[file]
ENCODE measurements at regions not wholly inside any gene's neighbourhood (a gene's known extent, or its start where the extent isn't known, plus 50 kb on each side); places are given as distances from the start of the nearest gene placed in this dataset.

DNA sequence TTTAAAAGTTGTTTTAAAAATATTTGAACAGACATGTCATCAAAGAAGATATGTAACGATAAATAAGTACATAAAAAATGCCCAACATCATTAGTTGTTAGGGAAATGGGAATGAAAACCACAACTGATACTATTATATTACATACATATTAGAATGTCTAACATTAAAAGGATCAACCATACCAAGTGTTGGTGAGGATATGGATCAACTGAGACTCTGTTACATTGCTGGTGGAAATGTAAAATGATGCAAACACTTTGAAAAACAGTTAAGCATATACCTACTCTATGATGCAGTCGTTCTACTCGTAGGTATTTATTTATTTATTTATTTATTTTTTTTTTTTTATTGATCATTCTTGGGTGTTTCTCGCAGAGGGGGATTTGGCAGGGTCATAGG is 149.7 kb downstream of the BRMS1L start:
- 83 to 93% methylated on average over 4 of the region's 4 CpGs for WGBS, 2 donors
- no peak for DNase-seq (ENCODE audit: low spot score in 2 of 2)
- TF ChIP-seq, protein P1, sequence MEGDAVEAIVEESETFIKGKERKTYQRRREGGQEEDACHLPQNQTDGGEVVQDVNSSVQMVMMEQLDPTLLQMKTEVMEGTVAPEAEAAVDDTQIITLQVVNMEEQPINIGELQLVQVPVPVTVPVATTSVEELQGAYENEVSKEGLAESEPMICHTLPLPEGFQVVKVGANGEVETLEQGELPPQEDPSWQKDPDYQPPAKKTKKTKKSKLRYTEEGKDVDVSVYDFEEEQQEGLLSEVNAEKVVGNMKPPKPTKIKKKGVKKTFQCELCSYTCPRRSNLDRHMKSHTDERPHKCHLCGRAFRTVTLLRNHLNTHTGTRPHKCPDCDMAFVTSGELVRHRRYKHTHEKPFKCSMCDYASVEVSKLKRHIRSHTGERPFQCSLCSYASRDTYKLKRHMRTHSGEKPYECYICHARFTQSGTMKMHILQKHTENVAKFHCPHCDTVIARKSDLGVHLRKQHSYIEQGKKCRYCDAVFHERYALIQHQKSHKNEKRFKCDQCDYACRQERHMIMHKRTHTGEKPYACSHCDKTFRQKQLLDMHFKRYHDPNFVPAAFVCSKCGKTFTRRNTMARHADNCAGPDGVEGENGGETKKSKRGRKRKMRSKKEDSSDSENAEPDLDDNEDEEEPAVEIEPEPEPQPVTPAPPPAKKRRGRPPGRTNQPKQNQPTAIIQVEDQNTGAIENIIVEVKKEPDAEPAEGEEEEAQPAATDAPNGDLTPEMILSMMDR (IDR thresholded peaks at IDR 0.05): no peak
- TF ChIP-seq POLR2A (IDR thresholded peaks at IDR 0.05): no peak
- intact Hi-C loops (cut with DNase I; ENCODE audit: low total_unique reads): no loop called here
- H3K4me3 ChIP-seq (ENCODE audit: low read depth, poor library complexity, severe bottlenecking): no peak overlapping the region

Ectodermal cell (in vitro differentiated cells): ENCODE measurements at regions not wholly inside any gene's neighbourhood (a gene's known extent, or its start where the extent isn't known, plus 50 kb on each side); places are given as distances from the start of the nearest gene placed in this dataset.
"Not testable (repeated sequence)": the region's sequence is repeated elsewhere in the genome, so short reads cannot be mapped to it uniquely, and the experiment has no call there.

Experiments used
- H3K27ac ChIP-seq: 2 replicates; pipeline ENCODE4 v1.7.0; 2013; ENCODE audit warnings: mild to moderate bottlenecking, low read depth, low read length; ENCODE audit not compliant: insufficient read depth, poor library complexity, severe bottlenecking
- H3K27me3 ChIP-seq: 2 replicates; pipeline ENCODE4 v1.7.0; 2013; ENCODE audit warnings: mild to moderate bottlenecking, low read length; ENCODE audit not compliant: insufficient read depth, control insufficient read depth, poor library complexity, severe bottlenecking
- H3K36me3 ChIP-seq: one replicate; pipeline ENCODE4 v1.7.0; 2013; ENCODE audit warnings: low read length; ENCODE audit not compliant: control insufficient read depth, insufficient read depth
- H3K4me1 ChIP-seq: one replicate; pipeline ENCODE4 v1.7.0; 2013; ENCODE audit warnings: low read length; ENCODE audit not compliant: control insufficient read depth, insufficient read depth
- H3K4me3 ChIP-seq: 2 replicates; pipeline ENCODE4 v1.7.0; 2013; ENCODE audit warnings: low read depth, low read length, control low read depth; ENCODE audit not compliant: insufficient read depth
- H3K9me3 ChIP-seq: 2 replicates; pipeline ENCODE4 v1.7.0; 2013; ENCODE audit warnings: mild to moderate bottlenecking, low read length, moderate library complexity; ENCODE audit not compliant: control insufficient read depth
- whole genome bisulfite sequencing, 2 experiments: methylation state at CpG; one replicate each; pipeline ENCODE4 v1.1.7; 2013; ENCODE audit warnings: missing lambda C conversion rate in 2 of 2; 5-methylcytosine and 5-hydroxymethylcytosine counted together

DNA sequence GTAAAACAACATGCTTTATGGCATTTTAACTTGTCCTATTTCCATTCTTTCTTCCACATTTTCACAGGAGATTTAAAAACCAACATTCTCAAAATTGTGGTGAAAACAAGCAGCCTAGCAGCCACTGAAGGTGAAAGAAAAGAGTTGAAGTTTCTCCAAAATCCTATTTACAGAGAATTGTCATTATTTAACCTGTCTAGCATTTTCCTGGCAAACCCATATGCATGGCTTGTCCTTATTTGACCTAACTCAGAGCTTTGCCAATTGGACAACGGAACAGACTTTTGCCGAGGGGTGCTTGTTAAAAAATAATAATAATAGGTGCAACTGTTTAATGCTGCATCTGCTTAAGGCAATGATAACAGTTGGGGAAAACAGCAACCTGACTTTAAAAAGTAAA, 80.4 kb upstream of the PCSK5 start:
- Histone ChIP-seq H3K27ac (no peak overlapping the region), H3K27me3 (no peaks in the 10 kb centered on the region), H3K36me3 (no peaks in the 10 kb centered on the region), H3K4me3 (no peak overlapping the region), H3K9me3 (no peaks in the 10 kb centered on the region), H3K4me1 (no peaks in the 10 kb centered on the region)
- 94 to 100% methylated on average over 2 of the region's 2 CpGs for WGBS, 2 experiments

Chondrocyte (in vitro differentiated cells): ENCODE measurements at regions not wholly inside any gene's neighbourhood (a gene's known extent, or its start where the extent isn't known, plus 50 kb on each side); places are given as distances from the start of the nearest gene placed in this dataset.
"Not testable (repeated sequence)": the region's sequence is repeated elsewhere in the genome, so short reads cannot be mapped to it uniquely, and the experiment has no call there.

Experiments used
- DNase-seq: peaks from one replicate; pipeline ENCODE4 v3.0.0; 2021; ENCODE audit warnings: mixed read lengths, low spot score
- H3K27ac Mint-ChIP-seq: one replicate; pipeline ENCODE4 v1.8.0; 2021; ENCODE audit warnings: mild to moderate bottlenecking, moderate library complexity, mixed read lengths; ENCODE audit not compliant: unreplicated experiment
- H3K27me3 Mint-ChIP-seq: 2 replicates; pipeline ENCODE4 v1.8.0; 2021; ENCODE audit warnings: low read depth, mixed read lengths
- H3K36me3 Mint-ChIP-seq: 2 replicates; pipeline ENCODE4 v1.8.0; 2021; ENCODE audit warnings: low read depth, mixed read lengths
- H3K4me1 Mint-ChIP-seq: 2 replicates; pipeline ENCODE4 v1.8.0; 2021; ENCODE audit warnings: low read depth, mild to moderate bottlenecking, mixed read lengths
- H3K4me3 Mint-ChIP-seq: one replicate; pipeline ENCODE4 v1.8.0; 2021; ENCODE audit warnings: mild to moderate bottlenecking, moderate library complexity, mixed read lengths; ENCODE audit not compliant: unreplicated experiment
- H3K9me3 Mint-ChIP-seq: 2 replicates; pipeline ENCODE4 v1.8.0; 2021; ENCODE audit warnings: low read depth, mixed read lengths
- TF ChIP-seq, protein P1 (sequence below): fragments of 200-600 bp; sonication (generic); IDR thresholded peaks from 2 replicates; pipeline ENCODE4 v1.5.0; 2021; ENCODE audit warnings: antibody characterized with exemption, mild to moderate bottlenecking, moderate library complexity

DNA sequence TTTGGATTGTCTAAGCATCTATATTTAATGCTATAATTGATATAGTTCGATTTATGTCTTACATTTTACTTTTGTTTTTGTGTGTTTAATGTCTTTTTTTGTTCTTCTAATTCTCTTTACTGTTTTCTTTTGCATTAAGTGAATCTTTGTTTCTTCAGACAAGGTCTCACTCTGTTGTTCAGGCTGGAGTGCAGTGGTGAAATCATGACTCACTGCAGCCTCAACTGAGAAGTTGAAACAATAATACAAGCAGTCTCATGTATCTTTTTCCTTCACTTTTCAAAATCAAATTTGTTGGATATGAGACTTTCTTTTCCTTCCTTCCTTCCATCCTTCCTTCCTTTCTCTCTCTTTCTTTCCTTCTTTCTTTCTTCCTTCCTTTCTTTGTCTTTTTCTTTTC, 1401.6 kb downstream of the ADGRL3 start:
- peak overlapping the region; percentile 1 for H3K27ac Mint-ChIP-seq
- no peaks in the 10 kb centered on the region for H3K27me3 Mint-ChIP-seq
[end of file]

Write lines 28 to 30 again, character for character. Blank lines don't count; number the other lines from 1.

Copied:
- H3K36me3 Mint-ChIP-seq: 2 replicates; pipeline ENCODE4 v1.8.0; 2021; ENCODE audit warnings: low read depth, mixed read lengths
- H3K4me1 Mint-ChIP-seq: 2 replicates; pipeline ENCODE4 v1.8.0; 2021; ENCODE audit warnings: low read depth, mild to moderate bottlenecking, mixed read lengths
- H3K4me3 Mint-ChIP-seq: one replicate; pipeline ENCODE4 v1.8.0; 2021; ENCODE audit warnings: mild to moderate bottlenecking, moderate library complexity, mixed read lengths; ENCODE audit not compliant: unreplicated experiment